Replacing its oddball predecessor, the all-new Peugeot 3008 challenges the SUV segment hard with unconventional styling and a premium touch.

WITHOUT SACRIFICING SUBSTANCE

STYLE

he original 3008 was Peugeot’s first attempt to capitalize on the growing acceptance of SUVs as the market’s default choice of car. It was marketed as an SUV, though the claim was a tenuous one at best.

Where the mechanical bits are concerned, the 3008 was little more than a taller 308 hatchback tacked with grey exterior plastics – with just 150 mm separating its undercarriage from the road, the original 3008 had no higher ground clearance than a regular passenger car.

Then there was the styling which was, well, unconventional if we are to be kind, bulbous if we are to be truthful, and weird if we are to be brutal.

Still, due credit to Peugeot, the original 3008 had the virtue of being distinctive on the road, and we respect it when car companies have the courage to things differently from time to time.

Mixed reception not withstanding, the market for SUVs and crossovers is a growing one, and Peugeot inevitably has to continue its efforts in the segment, leading us to the all-new second-generation 3008.

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Lessons from the first-gen noted and learned, Peugeot finetuned its work on the replacement with a clean-slate approach. The new car’s bodyshape is one which we more readily recognize as a conventional SUV, but the details viewed up close that provide differentiation against its rivals.

On the body, every single design touch gives you the impression that the designers had shaped and sculpted the car’s appearance to meticulous detail, and that the car is built on a much higher cost base than many would expect in the segment. The abundance of minor yet premium styling details show Peugeot’s resolve in upping the presentation quality of the new model.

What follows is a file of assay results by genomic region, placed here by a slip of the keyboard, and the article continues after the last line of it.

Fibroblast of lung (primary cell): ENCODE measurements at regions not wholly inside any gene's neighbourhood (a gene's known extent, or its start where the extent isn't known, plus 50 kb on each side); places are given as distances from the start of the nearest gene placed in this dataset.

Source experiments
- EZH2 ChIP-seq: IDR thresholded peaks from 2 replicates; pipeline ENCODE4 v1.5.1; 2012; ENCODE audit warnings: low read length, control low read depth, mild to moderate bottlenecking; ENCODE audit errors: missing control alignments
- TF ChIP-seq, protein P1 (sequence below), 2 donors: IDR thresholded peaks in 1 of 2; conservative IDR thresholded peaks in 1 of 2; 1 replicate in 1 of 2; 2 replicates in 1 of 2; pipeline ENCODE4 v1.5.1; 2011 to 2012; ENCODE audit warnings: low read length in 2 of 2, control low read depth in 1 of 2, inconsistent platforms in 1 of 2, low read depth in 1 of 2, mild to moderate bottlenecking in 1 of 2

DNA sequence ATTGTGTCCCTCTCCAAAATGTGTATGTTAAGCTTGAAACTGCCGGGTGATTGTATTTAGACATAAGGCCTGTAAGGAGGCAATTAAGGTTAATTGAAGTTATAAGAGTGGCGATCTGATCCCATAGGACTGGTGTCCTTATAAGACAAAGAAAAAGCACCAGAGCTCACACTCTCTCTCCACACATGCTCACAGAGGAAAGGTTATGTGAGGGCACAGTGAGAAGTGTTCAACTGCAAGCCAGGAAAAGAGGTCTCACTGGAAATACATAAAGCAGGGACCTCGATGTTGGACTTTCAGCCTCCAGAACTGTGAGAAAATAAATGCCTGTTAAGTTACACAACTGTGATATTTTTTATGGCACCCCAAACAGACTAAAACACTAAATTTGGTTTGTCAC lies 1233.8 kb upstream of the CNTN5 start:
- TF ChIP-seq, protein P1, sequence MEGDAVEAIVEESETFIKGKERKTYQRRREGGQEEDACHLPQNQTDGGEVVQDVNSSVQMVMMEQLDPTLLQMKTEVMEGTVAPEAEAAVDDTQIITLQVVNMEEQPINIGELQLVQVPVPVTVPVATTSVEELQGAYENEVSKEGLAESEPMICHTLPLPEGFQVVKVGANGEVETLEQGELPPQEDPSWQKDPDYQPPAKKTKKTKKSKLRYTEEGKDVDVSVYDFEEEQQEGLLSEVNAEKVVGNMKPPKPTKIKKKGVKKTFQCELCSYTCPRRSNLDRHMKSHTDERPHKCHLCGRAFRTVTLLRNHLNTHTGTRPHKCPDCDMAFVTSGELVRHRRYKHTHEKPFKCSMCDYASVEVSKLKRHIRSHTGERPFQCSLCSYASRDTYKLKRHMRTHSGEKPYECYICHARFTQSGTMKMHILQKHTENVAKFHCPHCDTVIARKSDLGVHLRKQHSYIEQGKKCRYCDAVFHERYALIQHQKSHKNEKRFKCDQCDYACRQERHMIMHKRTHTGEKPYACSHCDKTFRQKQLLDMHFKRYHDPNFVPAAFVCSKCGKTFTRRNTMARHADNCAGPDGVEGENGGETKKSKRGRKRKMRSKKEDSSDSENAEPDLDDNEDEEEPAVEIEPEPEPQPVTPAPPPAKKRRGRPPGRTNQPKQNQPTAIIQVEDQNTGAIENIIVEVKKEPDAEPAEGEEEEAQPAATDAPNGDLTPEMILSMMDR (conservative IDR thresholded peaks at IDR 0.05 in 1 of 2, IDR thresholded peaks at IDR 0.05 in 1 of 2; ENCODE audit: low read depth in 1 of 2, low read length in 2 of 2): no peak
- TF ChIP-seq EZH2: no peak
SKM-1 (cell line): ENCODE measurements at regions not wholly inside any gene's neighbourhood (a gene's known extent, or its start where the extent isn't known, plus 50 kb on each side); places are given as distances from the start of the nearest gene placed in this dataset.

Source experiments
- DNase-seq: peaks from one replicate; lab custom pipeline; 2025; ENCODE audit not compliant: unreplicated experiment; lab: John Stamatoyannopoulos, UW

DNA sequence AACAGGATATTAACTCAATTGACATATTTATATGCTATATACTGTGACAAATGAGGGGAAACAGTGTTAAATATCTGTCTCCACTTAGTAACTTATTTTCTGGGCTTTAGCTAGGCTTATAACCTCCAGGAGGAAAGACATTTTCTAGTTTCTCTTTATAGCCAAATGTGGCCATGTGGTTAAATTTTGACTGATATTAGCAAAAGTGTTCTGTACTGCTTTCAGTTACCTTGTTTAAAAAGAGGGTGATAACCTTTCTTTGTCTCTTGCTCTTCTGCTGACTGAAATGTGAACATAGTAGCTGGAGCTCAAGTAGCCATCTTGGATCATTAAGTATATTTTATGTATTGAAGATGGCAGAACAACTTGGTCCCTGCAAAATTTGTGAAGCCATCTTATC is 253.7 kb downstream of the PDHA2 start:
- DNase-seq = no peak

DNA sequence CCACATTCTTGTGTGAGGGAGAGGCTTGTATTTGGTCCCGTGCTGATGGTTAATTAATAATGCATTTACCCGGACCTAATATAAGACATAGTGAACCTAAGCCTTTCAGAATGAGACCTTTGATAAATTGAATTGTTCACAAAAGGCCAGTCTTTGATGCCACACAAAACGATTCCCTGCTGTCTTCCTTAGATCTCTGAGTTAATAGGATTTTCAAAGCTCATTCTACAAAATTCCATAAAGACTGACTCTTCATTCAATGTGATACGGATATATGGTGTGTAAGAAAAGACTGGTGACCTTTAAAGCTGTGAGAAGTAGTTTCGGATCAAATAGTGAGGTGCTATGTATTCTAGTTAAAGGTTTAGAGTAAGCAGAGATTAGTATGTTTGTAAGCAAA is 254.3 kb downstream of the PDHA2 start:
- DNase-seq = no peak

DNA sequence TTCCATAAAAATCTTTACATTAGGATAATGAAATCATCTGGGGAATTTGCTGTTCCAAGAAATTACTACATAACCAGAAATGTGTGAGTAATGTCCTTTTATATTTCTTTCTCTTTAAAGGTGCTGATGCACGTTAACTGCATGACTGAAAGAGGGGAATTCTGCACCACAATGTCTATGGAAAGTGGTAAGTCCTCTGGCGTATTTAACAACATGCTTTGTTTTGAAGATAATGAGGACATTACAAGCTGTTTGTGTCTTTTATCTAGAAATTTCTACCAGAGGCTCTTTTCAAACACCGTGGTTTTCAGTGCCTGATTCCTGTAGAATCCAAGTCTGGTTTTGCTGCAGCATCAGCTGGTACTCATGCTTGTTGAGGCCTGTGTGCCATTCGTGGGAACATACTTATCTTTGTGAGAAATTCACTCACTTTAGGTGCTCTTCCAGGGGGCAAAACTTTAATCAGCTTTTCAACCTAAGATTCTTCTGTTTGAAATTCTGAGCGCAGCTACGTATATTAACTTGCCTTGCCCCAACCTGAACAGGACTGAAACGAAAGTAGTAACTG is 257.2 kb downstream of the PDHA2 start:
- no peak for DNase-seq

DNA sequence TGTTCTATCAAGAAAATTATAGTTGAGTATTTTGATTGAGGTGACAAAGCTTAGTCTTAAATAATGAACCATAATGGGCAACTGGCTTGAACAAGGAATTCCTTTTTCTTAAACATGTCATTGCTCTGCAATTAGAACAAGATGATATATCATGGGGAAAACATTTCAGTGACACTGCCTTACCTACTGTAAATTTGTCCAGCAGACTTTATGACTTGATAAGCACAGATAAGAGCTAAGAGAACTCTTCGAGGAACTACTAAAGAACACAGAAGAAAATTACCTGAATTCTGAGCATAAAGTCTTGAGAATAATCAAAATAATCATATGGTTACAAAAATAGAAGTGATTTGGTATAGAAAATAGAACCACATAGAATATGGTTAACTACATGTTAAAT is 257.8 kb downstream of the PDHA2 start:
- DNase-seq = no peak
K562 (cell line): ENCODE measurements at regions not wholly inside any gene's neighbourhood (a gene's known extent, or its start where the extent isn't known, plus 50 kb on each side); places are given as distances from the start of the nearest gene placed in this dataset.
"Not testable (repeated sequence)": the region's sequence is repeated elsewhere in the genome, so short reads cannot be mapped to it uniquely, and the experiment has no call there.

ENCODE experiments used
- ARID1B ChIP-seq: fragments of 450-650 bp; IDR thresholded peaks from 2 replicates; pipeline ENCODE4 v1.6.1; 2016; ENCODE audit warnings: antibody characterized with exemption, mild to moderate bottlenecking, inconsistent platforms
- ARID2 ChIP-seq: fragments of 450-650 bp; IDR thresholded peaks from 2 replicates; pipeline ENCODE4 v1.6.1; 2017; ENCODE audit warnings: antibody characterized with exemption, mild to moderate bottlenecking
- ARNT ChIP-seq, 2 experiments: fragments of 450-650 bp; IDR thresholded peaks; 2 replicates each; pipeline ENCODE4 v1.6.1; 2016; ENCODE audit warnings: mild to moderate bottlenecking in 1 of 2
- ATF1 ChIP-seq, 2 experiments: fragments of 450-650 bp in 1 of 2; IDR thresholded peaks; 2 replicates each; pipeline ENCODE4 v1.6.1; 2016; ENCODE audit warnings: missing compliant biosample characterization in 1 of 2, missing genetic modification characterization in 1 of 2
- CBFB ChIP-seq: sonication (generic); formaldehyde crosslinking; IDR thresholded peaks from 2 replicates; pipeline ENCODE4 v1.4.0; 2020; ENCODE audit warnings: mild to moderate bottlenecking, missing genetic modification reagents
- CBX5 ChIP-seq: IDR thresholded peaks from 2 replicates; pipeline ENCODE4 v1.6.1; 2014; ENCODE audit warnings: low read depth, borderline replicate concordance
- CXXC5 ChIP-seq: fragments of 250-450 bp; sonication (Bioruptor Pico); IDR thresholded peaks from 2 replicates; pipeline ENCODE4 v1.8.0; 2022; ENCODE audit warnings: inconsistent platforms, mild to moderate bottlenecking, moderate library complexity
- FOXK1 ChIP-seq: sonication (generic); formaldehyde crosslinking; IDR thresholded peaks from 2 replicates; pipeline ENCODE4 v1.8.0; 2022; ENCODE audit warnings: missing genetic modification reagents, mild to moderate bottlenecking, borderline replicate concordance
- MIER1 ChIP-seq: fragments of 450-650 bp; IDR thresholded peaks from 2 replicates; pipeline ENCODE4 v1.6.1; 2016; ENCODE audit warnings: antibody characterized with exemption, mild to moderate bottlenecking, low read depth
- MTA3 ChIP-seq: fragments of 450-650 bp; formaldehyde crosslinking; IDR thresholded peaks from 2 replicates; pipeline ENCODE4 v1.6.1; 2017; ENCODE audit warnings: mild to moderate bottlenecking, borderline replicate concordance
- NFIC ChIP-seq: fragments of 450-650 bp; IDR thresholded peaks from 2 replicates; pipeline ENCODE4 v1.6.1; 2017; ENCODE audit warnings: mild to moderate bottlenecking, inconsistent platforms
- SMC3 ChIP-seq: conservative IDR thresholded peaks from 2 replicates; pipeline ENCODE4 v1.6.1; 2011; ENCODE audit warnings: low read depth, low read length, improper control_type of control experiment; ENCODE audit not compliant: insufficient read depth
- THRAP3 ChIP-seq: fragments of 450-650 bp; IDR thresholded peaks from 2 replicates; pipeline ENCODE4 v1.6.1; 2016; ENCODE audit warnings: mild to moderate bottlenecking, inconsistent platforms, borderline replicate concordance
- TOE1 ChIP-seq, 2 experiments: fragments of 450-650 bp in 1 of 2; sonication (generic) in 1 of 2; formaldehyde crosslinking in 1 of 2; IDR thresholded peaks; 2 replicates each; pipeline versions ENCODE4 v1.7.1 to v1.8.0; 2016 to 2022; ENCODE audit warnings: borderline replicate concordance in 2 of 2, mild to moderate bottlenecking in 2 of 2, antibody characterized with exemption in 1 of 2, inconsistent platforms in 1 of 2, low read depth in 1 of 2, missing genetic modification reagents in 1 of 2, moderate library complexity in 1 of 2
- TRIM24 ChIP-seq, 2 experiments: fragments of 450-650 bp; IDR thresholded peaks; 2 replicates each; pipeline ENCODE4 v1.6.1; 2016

Look no further than how the headlights meet the front bumper, from which a notch cuts into the headlight for no apparent reason other than to look nice. We applaud the dramatic visual effect, but complexity it adds to the manufacturing process is thankless, and we appreciate Peugeot for not sparing that penny.

The rear end is a less dramatic surface, but its appearance no less up market. The black finish spanning the entire width of the tailgate just below the rear windscreen adds visual width and mass to the car, whilst emphasizing the three-claw LED tail lights for added dramatic effect.

The daring design themes are further expanded upon inside where Peugeot simply let loose the full extent of their creativity in sculpting the 3008’s dashboard. In Bobby’s words, if a film producer is looking for a vehicle to film a movie set in 2050, they can't‍‍‍ do better than choosing the 3008.

Embracing an ethos of futuristic minimalism, the 3008’s cabin is lined with a tasteful mix of materials featuring a combination of piano black and metallic finishes along the centre console. The fabric-like dash inserts spanning across the cabin and spilling into the door cards, too, is quite a work of art and unlike anything else you could find in the market.

So far so good, the Peugeot 3008 strikes a good first impression, but that initial promise swiftly comes back down to earth on the road. The venerable 1.6-litre Prince engine has its charms, but with eight Engine of the Year awards under its belt, it is just as good as it is also entering its sunset years – with 167PS and 240Nm on tap, it is hardly slowed by age, mind.